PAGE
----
Waiting for the Harvest

Opening Reflection

How lovely is your dwelling place, O Lord of hosts! My soul longs, indeed, it faints for the courts of the Lord, My heart and my flesh sing for joy to the living God. Happy are those whose strength is in you, in whose heart are the highways to Zion. For a day in your courts is better than a thousand elsewhere. O Lord of hosts blessed is the one who trusts in you!  -From Psalm 84 

A Reading from Scripture               Matthew 13:24-30   NIV

24 Jesus told them another parable: “The kingdom of heaven is like a man who sowed good seed in his field. 25 But while everyone was sleeping, his enemy came and sowed weeds among the wheat, and went away. 26 When the wheat sprouted and formed heads, then the weeds also appeared. 27 “The owner’s servants came to him and said, ‘Sir, didn’t you sow good seed in your field? Where then did the weeds come from?’ 28 “‘An enemy did this,’ he replied. “The servants asked him, ‘Do you want us to go and pull them up?’ 29 “‘No,’ he answered, ‘because while you are pulling the weeds, you may uproot the wheat with them. 30 Let both grow together until the harvest. At that time, I will tell the harvesters: First collect the weeds and tie them in bundles to be burned; then gather the wheat and bring it into my barn.’”

Today is the first Sunday in Advent. The Christian calendar starts with Advent. It is the beginning of the new year. The Christian calendar begins with the anticipation of the birth of Jesus and then after four weeks we experience, again, the birth of Jesus.  

Advent and Christmas is about waiting. We look back on the ancient people of God who waited for the promised Messiah, and we look forward with all the saints to the day when the King will return to renew all things. The book of Matthew is the introduction to the whole New Testament and one of the earliest introductions to Jesus. Matthew’s portrait of Jesus is that he is long-awaited Messiah, who brings the Kingdom of God to earth and is the fulfillment of God’s ancient promises. In this series, we are focusing on the theme of “waiting” for the Messiah King. In the first 3 Sundays of Advent, we’ll focus on “waiting stories” that Jesus tells in the book Matthew, most of which focus on waiting for the second coming of the King, when he comes to fully inaugurate the Kingdom of God. On Dec 20, we’ll shift to the first coming of the King, how the ancient people waited for him and how we are still waiting for him today.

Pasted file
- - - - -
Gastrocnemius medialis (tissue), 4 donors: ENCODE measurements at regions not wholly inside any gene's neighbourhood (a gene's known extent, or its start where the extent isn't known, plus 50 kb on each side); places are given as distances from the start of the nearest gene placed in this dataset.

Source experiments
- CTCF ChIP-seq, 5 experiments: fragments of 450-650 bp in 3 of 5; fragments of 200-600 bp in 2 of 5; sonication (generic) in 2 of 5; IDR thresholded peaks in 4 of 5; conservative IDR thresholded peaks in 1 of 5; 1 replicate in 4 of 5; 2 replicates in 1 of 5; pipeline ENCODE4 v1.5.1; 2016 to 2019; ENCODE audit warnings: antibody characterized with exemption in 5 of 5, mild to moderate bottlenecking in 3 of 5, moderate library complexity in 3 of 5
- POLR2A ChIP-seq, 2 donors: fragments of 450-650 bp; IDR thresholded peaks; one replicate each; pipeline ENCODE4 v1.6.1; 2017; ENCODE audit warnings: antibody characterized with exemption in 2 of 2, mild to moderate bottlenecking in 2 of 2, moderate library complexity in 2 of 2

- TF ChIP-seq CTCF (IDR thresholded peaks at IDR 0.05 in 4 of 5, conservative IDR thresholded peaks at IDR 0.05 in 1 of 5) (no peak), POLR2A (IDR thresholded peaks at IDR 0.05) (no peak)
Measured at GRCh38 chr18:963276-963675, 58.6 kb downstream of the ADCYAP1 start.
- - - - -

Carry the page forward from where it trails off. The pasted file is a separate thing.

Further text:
Waiting is difficult for everyone of us. Especially during the difficult times of the pandemic, we wait to see if the grocery store shelves are filled with toilet paper or paper towels or 409 cleaners. Stuff that is in short supply. Recently I found my mother’s WWII ration card — my parents had to wait for sugar or gas or even coal to heat their home. Now we grow tired of waiting in line and we shop on the internet because it is quicker and easier.

But waiting during Advent – is the anticipation of the coming of the Messiah. It is not about Christmas gifts or trips or Christmas parties— It is waiting and longing. Today’s Scripture in Matthew addresses an audience that is knowledgeable about farming and what it takes to raise good crops. It is about the wheat and weeds and waiting for the harvest to come.

This story comes right after the parable of the sower who sows seeds on rocky ground and good ground. It is about how we react to the word of God – are we receptive to Jesus’ message to us or do we, in fact, reject it? Are we the fertile ground for the small mustard seed of faith to grow in us?

The farmer has planted good wheat seed into fertile ground and is now waiting for the harvest. But while he was waiting the “enemy” came and sowed weed seeds and they were mixed in the field. His servants wanted to go out and cut the weeds out, but the farmer said that it may uproot the good crops and cause a poor yield. Wait until it is harvesttime until you separate the wheat from the weeds and then put the bundles of wheat into the barn and burn the weeds. Jesus talks in parables — stories that are understandable but have deeper meaning.